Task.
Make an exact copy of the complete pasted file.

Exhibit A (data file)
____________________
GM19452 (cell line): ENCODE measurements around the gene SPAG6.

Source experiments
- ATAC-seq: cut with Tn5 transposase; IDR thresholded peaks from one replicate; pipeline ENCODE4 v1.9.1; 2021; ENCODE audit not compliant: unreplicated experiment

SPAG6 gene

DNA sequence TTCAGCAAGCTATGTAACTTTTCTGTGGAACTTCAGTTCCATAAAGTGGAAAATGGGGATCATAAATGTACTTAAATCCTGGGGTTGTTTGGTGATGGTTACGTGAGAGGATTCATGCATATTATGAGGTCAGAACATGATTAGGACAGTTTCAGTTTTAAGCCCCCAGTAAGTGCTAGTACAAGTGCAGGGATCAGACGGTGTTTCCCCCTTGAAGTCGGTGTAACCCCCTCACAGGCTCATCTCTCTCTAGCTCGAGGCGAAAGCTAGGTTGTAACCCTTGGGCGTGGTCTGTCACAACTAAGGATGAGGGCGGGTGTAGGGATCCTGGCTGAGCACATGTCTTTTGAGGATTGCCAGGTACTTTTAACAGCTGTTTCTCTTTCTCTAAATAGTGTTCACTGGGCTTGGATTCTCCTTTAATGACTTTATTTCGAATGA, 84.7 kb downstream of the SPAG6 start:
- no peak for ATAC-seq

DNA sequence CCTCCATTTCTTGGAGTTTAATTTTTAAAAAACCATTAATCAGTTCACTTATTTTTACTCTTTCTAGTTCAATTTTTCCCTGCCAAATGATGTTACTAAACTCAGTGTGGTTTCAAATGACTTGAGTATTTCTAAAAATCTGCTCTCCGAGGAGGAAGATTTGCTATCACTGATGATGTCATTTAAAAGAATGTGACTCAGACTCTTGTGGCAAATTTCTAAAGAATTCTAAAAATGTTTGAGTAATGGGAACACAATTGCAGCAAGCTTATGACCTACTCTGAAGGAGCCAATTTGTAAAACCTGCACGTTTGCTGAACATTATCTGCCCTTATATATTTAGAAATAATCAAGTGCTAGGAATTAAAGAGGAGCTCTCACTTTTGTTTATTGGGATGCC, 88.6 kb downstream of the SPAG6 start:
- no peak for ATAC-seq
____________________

GM19452 (cell line): ENCODE measurements around the gene SPAG6.

Source experiments
- ATAC-seq: cut with Tn5 transposase; IDR thresholded peaks from one replicate; pipeline ENCODE4 v1.9.1; 2021; ENCODE audit not compliant: unreplicated experiment

SPAG6 gene

DNA sequence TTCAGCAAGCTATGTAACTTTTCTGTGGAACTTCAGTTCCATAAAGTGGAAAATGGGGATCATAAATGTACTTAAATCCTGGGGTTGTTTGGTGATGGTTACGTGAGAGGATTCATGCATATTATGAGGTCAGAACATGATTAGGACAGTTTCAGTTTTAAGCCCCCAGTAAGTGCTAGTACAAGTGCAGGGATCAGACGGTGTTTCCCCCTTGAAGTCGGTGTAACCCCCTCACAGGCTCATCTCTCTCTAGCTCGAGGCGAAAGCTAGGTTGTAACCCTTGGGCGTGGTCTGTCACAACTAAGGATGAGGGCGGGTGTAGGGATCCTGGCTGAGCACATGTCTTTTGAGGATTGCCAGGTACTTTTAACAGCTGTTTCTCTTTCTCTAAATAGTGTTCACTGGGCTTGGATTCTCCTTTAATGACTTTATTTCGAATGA, 84.7 kb downstream of the SPAG6 start:
- no peak for ATAC-seq

DNA sequence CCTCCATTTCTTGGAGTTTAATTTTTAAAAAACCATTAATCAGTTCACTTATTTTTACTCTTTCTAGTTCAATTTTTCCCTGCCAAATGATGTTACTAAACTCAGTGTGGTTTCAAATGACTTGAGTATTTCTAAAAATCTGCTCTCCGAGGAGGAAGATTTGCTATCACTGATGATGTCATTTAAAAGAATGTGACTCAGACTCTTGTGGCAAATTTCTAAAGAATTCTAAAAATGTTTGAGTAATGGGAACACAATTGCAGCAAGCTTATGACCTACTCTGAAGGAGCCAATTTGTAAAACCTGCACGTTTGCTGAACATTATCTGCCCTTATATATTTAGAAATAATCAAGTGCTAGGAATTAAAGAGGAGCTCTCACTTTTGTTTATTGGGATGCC, 88.6 kb downstream of the SPAG6 start:
- no peak for ATAC-seq